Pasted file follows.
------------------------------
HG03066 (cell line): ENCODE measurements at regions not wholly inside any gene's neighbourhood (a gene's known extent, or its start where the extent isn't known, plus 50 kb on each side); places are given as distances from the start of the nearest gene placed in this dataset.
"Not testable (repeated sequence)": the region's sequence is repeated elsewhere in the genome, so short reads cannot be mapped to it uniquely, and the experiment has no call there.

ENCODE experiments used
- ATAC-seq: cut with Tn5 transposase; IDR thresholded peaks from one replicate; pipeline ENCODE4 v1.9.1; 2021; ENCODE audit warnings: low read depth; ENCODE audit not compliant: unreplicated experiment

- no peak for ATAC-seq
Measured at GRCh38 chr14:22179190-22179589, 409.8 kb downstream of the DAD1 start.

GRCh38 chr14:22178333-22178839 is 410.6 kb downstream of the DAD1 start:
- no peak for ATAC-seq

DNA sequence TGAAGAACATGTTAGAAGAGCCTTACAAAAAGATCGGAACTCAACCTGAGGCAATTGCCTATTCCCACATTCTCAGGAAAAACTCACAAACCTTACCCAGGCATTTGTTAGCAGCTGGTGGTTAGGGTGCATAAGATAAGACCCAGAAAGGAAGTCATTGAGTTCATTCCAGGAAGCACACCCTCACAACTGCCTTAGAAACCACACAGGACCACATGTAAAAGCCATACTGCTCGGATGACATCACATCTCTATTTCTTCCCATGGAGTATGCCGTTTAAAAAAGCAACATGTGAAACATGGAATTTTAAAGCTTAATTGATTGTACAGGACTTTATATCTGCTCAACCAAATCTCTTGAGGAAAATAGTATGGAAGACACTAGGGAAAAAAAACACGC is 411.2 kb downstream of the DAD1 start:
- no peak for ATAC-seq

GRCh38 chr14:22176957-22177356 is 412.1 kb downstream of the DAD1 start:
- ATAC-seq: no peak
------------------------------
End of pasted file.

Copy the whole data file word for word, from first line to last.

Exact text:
HG03066 (cell line): ENCODE measurements at regions not wholly inside any gene's neighbourhood (a gene's known extent, or its start where the extent isn't known, plus 50 kb on each side); places are given as distances from the start of the nearest gene placed in this dataset.
"Not testable (repeated sequence)": the region's sequence is repeated elsewhere in the genome, so short reads cannot be mapped to it uniquely, and the experiment has no call there.

ENCODE experiments used
- ATAC-seq: cut with Tn5 transposase; IDR thresholded peaks from one replicate; pipeline ENCODE4 v1.9.1; 2021; ENCODE audit warnings: low read depth; ENCODE audit not compliant: unreplicated experiment

- no peak for ATAC-seq
Measured at GRCh38 chr14:22179190-22179589, 409.8 kb downstream of the DAD1 start.

GRCh38 chr14:22178333-22178839 is 410.6 kb downstream of the DAD1 start:
- no peak for ATAC-seq

DNA sequence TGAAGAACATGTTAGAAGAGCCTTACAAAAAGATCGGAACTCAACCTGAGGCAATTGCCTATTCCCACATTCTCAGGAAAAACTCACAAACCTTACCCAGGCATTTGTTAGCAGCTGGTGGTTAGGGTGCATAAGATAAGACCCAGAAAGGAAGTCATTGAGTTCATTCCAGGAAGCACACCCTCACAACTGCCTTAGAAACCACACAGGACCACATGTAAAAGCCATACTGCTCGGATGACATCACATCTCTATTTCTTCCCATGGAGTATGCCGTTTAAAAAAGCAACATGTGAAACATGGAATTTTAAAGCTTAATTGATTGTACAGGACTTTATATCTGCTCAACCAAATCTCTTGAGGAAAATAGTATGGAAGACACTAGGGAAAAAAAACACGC is 411.2 kb downstream of the DAD1 start:
- no peak for ATAC-seq

GRCh38 chr14:22176957-22177356 is 412.1 kb downstream of the DAD1 start:
- ATAC-seq: no peak